On one hand it has all the comforts you expect from a modern city – fast food restaurants and superstores, bars, hotels and cafes, schools and churches, a hospital, cinema, museum, theatre and an airport – while on the other hand it’s a remote, historic mining town surrounded by the mighty Yukon River, untamed forests and snow-capped mountains all waiting to be hiked, skied, fished, biked, camped and rafted.
The Yukon is arguably the outdoor adventure capital of North America. Whitehorse is the main gateway and despite its population of just 30,000, it’s also home to an international airport. Every week, Condor (part of the Thomas Cook group) flies 300+ adventure seeking Europeans from Frankfurt (Germany) to this very specific part of the world!
Our weekend in Whitehorse
We flew with Air North from Vancouver to Whitehorse via Kelowna, arriving at midnight in early July. The benefit to arriving so late, the sun was still shining – our first Midnight Sun!
After a failed sleep in attempt and an awesome pastry breakfast left for us by our friend, we drove down and parked (free) at the SS Klondike to run the five-kilometre paved Yukon River Millennium Trail.
We ran the circuit anti-clockwise and, minus a minor detour over a bridge and around a not-so-defined bush track on a tiny island at the Robert Service campgrounds, we found our way to the half-way point bridge crossing.
You’ll know when you’re crossing the correct bridge, and when you do, look upstream – the left edge of the dam wall is home to the world’s largest wooden fishway ladder (run by Yukon Energy, the ladder progresses up an impressive 15 metres elevation, allowing salmon to migrate up stream for breeding – check out the Facebook page for the latest fish count and more info).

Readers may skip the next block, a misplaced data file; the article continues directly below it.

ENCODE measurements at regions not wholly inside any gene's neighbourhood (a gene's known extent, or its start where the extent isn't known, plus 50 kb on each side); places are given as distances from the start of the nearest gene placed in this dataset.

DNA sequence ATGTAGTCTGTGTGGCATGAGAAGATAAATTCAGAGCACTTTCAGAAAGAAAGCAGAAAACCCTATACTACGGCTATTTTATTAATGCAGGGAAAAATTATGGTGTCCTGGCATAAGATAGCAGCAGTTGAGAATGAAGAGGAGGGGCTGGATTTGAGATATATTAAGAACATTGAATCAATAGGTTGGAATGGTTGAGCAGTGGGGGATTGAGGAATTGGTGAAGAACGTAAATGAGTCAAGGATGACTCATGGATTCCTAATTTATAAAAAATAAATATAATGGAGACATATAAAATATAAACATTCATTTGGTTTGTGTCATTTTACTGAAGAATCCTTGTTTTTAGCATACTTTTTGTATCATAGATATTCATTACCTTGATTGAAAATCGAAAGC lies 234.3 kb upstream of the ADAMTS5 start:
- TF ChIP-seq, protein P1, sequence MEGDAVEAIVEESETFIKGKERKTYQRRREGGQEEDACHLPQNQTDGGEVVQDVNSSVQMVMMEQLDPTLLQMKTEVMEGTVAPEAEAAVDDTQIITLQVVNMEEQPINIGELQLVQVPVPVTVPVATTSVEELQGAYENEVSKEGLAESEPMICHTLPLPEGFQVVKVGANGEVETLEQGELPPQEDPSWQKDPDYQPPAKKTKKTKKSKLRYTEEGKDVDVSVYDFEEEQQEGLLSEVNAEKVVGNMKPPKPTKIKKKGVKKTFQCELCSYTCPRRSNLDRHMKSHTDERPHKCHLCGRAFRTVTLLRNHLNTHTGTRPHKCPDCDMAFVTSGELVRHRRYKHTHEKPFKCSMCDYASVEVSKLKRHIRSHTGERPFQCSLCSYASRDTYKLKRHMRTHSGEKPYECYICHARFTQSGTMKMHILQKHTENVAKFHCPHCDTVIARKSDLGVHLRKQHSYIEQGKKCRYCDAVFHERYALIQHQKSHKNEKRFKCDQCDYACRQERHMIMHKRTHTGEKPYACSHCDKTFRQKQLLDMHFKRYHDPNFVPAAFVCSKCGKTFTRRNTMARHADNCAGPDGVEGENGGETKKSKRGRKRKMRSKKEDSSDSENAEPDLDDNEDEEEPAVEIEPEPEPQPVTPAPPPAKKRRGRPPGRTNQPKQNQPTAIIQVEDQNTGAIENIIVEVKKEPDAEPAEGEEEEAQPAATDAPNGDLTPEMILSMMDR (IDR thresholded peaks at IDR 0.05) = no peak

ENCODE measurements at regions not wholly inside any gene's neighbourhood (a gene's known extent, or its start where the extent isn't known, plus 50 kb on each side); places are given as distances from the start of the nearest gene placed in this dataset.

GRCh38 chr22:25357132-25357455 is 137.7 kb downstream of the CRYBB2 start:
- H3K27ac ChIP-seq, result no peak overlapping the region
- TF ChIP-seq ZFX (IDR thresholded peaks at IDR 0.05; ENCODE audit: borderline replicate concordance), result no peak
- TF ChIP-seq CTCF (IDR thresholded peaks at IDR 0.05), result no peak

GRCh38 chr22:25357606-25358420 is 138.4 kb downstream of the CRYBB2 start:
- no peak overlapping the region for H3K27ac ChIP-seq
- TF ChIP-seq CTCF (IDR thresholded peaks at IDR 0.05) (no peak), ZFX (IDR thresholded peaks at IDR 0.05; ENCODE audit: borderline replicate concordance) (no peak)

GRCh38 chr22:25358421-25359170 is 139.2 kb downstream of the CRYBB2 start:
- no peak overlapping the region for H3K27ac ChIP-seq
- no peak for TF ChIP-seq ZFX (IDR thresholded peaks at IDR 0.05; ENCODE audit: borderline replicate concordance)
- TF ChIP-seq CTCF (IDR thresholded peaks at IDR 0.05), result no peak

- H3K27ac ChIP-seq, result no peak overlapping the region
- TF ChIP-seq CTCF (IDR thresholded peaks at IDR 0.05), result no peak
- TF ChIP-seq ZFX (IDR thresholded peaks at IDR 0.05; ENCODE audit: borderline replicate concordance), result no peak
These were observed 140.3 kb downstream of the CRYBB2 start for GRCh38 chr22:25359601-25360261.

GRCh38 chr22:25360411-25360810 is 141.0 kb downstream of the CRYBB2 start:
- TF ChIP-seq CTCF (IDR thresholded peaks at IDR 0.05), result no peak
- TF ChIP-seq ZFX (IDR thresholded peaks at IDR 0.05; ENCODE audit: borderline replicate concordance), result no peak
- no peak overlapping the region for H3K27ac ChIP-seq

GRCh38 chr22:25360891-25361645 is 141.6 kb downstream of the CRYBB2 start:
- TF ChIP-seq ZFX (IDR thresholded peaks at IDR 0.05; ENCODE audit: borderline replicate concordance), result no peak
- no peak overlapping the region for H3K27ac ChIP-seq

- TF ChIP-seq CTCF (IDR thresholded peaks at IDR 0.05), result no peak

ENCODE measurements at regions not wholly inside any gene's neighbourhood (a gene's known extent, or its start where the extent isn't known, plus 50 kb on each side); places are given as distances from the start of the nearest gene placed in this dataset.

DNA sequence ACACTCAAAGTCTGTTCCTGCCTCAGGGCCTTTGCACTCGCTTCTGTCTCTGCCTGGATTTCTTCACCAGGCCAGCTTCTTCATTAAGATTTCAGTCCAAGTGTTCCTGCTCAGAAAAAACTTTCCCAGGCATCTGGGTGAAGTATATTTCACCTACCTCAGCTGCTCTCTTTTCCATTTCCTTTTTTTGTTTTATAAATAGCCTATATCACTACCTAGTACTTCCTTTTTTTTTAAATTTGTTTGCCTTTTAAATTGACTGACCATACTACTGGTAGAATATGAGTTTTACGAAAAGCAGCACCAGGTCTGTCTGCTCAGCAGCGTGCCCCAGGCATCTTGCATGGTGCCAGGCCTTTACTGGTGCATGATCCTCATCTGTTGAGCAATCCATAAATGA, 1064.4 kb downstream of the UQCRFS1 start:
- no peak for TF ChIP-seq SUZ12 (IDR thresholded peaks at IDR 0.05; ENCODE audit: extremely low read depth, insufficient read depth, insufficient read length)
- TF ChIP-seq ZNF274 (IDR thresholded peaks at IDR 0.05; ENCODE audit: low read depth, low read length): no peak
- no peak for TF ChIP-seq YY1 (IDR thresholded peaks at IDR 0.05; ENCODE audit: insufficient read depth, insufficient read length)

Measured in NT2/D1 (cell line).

We kept going and made our way round to the park where the retired SS Klondike sternwheeler sits. Its a beautiful spot on the edge of town, with an onsite visitor information office.
We love trail running as much, if not more, than we do paved running, so when our friend suggested we check out her favourite trail running spot, Long Lake (10 minutes drive), we made that our next destination.
Like most of the lakes and rivers around Whitehorse, Long Lake is a stunningly picturesque mirrored lake surrounded by thick pine forests.
Bears also apparently frequent the area, so our friend insisted if we do run it, we must yell ‘hey bear’ every few minutes to warn them we’re nearby… Yep, minor freak out, but we did it anyway.
Long Lake is only about 3-4kms in circumference, and we took the lower of the two paths. Sadly (and probably for the best), we didn’t see any bears – cute red tree squirrels, but no bears.
Our good friend also knew how much we loved beer, and told us she’d signed us up for the 2pm Yukon Brewing brewery tour. So we headed back, cleaned up and arrived early to seek out lunch. The Brewery doesn’t serve food, but we checked in with them anyway, and they suggested Tony’s Pizza around the corner.
The Yukon Brewing brewery was started by two friends who came up with the idea of making their own beer when they were out camping and drinking beer they were not enjoying. Nearly 20 years later, it’s still owned by the same men and their now adult-aged children are involved, some in the brewing and bottling, and others running the tours and tastings.
Yukon Brewing offer a great selection of around eight annual with additional seasonal beers. They offer a good variation of beer styles that are all high quality and full flavoured (with some award-winning). Yukon Brewery are also now distilling ultra-smooth vodka and are soon to bottle a seven-year aged single-distillery (single malt) whisky.
After the tour and tasting (a little over an hour) we walked into town. Our first stop was a pint at the 98 Hotel, a historic country/cabin style tavern now known as the local career drinker’s pub.